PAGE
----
Unadjusted (bottom grouping) and adjusted (top grouping) GMSL time series (60 day filtered, annual and semi-annual removed) spanning the TOPEX period only showing the influence of different altimeter data processing selections. The rates shown span just the TOPEX side A and B period. Graphic: Watson, et al., 2015

By Joby Warrick
11 May 2015

(Washington Post) – Global sea levels are climbing at a faster rate than previously thought, according to a new analysis that underscores scientists’ concerns about the impact of melting glaciers and ice sheets near the Earth’s poles.

The new research published Monday in the journal Nature Climate Change shows that the rate of sea-level rise appears to have accelerated over the past 15 years, a period in which scientists elsewhere documented a surprisingly rapidly retreat of some of Earth’s great ice masses, from Greenland to West Antarctica.

The findings appear to contradict earlier studies suggesting that the rate of sea-level rise had actually slowed slightly in recent years.

Australian scientists detected the increase in a study that analyzed decades of records from tidal gauges around the world, together with satellite data that show changes in water levels as well as subtle shifts in land formations.

Adjusted and unadjusted satellite altimeter global mean sea level (GMSL) time series (each arbitrarily offset and corrected for ocean-basin expansion). The inset graph shows acceleration. Graphic: Watson, et al., 2015Using these more precise measurements, the researchers discovered that scientists had slightly overstated sea-level rise that occurred in the 1990s, and underestimated the rate of increase since 1999, said Christopher Watson, a University of Tasmania geodesist who co-authored the study along with colleagues from the university and from Australia’s national science agency, the Commonwealth Scientific and Industrial Research Organization.

The adjusted figures showed ocean levels rising over the past two decades at a rate of between 2.6 and 2.9 millimeters a year — or just over a tenth of an inch, he said. That rate is consistent with the projections of the Intergovernmental Panel on Climate Change, the U.N.-sponsored scientific body regarded as the internationally accepted authority on global warming.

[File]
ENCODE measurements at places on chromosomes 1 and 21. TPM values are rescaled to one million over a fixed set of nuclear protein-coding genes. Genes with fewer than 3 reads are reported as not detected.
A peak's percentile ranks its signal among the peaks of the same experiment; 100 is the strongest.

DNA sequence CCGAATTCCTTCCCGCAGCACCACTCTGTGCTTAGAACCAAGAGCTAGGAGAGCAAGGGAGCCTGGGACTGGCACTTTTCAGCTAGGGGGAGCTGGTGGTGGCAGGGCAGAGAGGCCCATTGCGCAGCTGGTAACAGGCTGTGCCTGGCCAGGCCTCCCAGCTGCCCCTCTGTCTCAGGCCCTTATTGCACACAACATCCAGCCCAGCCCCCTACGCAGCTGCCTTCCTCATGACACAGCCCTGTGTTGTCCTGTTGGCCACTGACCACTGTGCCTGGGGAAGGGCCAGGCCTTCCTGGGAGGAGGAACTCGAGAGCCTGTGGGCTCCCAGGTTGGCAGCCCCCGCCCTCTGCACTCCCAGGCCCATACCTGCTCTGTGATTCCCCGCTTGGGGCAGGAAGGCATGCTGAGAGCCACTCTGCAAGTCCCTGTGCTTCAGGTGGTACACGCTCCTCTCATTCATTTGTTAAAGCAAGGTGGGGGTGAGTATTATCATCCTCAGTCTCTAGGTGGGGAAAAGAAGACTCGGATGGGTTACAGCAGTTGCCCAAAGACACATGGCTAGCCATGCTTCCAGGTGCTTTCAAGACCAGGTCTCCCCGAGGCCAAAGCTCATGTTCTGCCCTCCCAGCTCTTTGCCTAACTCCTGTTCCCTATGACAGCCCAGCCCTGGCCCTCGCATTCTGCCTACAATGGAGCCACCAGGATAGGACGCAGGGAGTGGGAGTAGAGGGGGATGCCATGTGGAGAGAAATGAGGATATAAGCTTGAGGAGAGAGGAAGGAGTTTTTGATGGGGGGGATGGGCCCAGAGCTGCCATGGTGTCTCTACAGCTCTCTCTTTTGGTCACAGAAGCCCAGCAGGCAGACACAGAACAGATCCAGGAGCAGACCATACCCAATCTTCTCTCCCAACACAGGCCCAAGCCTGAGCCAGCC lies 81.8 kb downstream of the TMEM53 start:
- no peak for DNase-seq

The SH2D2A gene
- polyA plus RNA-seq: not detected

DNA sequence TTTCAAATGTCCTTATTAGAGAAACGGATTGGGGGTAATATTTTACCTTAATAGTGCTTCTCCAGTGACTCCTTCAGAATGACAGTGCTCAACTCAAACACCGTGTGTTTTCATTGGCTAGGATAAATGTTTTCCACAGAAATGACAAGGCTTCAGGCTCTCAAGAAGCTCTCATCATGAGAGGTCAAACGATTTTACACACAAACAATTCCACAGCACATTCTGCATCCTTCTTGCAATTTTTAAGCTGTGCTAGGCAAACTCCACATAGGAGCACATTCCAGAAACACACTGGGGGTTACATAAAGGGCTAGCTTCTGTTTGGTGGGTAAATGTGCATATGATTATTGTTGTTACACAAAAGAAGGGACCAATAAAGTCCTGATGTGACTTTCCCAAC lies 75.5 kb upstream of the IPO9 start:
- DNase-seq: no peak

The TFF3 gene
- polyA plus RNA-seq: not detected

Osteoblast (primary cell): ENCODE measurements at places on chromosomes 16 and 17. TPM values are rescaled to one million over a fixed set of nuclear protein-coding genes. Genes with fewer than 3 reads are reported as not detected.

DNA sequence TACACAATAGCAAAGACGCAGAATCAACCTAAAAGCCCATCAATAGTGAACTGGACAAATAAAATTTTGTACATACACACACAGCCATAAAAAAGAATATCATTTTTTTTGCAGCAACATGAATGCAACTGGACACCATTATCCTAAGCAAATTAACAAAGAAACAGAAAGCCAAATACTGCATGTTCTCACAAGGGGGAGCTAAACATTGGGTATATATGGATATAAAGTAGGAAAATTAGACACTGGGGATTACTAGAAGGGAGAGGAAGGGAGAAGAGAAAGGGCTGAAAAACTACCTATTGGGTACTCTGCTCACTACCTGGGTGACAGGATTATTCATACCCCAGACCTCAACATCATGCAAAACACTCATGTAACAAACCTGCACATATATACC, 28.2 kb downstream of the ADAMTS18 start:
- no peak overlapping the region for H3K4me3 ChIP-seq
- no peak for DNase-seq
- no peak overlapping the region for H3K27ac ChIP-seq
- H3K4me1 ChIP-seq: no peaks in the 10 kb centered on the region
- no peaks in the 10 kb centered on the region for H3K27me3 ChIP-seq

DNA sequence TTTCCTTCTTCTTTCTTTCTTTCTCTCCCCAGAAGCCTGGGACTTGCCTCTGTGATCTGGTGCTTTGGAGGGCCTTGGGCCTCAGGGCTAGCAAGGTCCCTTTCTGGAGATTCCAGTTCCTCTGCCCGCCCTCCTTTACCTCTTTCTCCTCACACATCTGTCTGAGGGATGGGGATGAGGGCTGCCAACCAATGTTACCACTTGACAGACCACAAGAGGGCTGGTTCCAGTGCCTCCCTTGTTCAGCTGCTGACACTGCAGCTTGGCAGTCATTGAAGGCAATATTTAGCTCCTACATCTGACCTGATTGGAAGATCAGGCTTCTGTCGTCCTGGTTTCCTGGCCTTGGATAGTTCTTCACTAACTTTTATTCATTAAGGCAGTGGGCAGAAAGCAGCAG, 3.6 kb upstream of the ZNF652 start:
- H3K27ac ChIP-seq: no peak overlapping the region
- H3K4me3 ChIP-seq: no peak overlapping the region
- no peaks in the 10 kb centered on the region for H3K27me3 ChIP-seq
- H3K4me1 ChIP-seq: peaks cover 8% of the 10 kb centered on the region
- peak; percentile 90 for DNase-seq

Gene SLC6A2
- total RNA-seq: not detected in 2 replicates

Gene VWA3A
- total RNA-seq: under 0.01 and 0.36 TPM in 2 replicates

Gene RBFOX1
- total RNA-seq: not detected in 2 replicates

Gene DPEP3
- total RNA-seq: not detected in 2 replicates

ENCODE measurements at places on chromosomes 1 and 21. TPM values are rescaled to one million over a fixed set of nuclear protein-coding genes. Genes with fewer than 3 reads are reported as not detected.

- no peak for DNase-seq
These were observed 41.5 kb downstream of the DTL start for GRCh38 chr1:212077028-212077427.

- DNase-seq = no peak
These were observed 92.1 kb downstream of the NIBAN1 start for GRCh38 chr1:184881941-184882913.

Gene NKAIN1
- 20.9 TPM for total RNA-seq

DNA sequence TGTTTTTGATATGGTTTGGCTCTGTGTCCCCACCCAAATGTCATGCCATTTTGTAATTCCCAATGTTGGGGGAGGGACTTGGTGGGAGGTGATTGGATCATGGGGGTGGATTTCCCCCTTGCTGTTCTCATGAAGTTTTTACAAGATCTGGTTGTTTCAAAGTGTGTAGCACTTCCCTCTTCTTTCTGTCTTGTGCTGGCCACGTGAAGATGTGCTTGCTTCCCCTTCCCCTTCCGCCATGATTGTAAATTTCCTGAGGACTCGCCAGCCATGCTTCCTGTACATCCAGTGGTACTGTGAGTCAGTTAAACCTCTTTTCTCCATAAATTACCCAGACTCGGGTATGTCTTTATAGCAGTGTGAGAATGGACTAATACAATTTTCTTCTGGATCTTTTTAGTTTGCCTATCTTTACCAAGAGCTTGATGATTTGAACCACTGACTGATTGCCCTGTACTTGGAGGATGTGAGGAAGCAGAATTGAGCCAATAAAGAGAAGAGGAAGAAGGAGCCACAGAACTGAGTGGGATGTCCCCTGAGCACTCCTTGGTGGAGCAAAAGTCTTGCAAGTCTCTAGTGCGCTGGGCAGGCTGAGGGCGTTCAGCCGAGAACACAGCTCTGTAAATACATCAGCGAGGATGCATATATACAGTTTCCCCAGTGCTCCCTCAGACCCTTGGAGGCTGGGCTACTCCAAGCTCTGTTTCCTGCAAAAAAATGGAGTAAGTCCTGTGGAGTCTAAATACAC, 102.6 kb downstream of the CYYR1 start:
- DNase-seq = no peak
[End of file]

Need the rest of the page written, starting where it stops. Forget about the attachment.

“The acceleration is also consistent with what we expect, given the increasing contributions from the West Antarctic and Greenland ice sheets,” Watson said in an e-mail. [more]

Sea levels are rising at faster clip as polar melt accelerates, new study shows

ABSTRACT: The rate of global mean sea-level (GMSL) rise has been suggested to be lower for the past decade compared with the preceding decade as a result of natural variability1, with an average rate of rise since 1993 of +3.2 ± 0.4 mm yr−1 (refs 2, 3). However, satellite-based GMSL estimates do not include an allowance for potential instrumental drifts (bias drift4, 5). Here, we report improved bias drift estimates for individual altimeter missions from a refined estimation approach that incorporates new Global Positioning System (GPS) estimates of vertical land movement (VLM). In contrast to previous results (for example, refs 6, 7), we identify significant non-zero systematic drifts that are satellite-specific, most notably affecting the first 6 years of the GMSL record. Applying the bias drift corrections has two implications. First, the GMSL rate (1993 to mid-2014) is systematically reduced to between +2.6 ± 0.4 mm yr−1 and +2.9 ± 0.4 mm yr−1, depending on the choice of VLM applied. These rates are in closer agreement with the rate derived from the sum of the observed contributions2, GMSL estimated from a comprehensive network of tide gauges with GPS-based VLM applied (updated from ref. 8) and reprocessed ERS-2/Envisat altimetry9. Second, in contrast to the previously reported slowing in the rate during the past two decades1, our corrected GMSL data set indicates an acceleration in sea-level rise (independent of the VLM used), which is of opposite sign to previous estimates and comparable to the accelerated loss of ice from Greenland and to recent projections2, 10, and larger than the twentieth-century acceleration2, 8, 10.

Unabated global mean sea-level rise over the satellite altimeter era



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